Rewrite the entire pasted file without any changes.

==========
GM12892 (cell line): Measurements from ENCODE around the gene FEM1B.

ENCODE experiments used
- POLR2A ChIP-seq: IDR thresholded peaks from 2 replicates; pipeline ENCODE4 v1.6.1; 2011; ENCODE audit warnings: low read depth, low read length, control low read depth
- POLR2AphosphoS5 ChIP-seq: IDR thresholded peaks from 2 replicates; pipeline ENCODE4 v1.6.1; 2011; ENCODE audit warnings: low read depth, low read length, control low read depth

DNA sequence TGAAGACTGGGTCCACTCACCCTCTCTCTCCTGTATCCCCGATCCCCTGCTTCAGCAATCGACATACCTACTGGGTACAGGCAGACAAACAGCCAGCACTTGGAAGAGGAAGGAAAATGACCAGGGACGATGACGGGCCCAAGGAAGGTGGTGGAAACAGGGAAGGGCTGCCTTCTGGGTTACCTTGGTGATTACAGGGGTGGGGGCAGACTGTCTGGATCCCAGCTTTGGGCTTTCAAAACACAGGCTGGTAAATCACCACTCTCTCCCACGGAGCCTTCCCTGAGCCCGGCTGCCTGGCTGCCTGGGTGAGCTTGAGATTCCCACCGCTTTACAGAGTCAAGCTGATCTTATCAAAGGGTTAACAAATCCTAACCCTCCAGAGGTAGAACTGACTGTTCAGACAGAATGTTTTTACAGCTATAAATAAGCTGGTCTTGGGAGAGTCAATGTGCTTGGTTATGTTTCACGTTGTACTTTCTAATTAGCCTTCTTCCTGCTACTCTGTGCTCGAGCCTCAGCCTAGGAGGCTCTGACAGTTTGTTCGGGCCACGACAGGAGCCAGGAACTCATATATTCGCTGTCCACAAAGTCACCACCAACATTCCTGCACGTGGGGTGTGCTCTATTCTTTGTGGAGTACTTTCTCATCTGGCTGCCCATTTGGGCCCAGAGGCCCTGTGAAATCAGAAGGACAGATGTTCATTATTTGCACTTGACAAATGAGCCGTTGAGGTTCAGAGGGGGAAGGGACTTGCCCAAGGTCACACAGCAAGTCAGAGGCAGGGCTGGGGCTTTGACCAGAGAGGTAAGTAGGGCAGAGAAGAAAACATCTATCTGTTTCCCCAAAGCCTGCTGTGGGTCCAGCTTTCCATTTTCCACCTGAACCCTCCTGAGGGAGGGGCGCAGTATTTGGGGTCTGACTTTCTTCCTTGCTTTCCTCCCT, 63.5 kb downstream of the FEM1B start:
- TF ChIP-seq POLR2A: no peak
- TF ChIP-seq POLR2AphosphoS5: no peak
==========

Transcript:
GM12892 (cell line): Measurements from ENCODE around the gene FEM1B.

ENCODE experiments used
- POLR2A ChIP-seq: IDR thresholded peaks from 2 replicates; pipeline ENCODE4 v1.6.1; 2011; ENCODE audit warnings: low read depth, low read length, control low read depth
- POLR2AphosphoS5 ChIP-seq: IDR thresholded peaks from 2 replicates; pipeline ENCODE4 v1.6.1; 2011; ENCODE audit warnings: low read depth, low read length, control low read depth

DNA sequence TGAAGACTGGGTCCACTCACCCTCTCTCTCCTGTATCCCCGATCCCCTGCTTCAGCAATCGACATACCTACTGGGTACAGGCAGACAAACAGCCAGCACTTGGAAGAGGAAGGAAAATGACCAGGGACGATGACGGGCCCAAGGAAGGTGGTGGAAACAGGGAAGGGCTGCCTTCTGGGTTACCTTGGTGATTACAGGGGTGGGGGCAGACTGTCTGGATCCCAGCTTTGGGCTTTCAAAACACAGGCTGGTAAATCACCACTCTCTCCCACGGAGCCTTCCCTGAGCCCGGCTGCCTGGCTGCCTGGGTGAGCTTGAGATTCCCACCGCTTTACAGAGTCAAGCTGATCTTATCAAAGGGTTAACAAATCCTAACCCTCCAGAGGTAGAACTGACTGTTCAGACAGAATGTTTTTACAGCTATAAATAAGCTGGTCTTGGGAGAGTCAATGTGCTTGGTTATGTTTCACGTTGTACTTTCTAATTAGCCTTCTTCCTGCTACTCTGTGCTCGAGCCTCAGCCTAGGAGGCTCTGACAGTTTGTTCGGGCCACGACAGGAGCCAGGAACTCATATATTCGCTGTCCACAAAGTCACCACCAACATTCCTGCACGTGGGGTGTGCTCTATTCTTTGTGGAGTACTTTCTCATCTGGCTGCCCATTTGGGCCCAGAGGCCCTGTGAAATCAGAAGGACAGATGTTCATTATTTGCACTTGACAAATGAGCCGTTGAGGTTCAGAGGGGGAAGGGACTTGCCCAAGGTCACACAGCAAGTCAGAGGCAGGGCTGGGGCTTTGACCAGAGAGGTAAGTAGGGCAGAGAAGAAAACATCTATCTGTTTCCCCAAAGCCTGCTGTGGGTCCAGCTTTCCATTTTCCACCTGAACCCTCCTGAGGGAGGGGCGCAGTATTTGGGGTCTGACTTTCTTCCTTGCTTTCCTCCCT, 63.5 kb downstream of the FEM1B start:
- TF ChIP-seq POLR2A: no peak
- TF ChIP-seq POLR2AphosphoS5: no peak